Sunday, May 2, 2010

McNeil Announces Sweeping Recall of Infants’ and Children's OTC Products

In an April 30th announcement, McNeil Consumer Healthcare in consultation with the U.S. Food and Drug Administration (FDA), stated that they are voluntarily recalling all lots that have not yet expired of certain over-the-counter (OTC) Children’s and Infants’ liquid products manufactured in the United States and distributed in the United States, Canada, Dominican Republic, Dubai (UAE), Fiji, Guam, Guatemala, Jamaica, Puerto Rico, Panama, Trinidad & Tobago, and Kuwait.

McNeil Consumer Healthcare stated that they were initiating this voluntary recall because some of these products may not meet required quality standards.

According to McNeil the recall is not being undertaken on the basis of adverse medical events but as a precautionary measure and advises parents and caregivers should not administer these products to their children.

Some of the products included in the recall may contain a higher concentration of active ingredient than is specified; others may contain inactive ingredients that may not meet internal testing requirements; and others may contain tiny particles.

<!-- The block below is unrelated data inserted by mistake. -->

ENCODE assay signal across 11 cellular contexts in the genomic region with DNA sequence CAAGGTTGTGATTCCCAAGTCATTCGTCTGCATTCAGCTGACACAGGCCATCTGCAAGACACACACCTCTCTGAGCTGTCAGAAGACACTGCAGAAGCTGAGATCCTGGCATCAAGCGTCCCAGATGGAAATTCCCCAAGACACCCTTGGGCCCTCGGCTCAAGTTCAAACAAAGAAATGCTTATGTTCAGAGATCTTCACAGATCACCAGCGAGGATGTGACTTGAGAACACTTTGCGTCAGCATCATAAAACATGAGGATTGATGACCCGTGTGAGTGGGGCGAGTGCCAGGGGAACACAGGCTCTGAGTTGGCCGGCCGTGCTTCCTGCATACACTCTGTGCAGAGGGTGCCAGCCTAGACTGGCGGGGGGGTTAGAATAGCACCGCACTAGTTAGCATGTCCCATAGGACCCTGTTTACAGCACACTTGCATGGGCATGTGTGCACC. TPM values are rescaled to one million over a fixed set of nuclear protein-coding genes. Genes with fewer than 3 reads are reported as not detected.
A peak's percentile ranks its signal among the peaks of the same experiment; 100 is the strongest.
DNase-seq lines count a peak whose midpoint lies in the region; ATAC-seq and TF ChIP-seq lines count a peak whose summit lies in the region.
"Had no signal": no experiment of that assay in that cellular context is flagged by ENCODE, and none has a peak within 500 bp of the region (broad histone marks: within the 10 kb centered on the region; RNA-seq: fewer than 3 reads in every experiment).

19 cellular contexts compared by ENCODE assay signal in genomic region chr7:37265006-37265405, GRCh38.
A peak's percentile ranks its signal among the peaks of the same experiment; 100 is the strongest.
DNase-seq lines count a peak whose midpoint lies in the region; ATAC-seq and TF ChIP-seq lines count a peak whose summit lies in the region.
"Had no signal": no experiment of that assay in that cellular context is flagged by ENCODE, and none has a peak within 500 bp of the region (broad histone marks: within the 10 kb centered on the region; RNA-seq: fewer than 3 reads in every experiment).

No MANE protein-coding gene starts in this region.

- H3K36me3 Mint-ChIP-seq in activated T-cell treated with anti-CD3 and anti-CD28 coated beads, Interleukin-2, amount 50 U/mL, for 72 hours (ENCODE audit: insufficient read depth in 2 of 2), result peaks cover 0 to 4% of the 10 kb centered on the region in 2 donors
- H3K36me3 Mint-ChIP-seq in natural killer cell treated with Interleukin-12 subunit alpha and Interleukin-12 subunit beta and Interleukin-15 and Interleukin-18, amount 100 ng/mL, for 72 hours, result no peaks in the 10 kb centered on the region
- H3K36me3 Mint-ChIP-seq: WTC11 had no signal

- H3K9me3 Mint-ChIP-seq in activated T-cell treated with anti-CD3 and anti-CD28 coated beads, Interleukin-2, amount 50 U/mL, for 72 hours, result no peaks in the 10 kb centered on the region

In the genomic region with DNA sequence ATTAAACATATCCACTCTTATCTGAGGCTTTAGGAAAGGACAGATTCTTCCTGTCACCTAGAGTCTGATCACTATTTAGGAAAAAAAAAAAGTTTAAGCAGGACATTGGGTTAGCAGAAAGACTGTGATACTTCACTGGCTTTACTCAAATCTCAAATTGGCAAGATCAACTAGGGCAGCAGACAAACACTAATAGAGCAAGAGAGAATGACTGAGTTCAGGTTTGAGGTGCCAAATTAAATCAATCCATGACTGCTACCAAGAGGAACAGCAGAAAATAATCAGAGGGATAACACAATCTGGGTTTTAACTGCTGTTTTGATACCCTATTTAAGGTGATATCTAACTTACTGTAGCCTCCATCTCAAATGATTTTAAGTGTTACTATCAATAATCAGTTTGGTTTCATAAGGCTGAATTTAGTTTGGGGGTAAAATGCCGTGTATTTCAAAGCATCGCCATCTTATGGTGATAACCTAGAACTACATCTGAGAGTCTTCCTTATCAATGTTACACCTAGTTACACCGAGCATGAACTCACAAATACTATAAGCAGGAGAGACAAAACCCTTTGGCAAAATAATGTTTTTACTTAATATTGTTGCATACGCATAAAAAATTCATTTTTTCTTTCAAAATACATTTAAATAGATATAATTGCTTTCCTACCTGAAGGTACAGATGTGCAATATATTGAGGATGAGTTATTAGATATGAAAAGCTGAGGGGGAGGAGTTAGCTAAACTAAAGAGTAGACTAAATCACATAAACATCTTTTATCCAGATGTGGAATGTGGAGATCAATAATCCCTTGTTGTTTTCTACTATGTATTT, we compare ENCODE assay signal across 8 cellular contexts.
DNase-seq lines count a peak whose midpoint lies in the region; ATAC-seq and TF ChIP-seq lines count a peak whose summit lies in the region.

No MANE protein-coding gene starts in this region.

While the potential for serious medical events is remote, the company advises consumers who have purchased these recalled products to discontinue use.

The company is conducting a comprehensive quality assessment across its manufacturing operations and has identified corrective actions that will be implemented before new manufacturing is initiated at the plant where the recalled products were made.

Secure Pharma Chain Blog, recommends that all members of the supply chain protect their inventories and their brand by deploying authentication and material verification that will interdict issues with adulteration, fraud, counterfeit and improper manufacturing that threaten the efficacy of pharmaceuticals and the health of consumers downstream.

In the past several years, manufacturing and quality assurance concerns by pharmaceutical companies have been discovered within the supply chain that could and should have been detected at various points of the supply chain by readily available material authentication solutions.

To learn more about supply chain material authentication solutions, visit:

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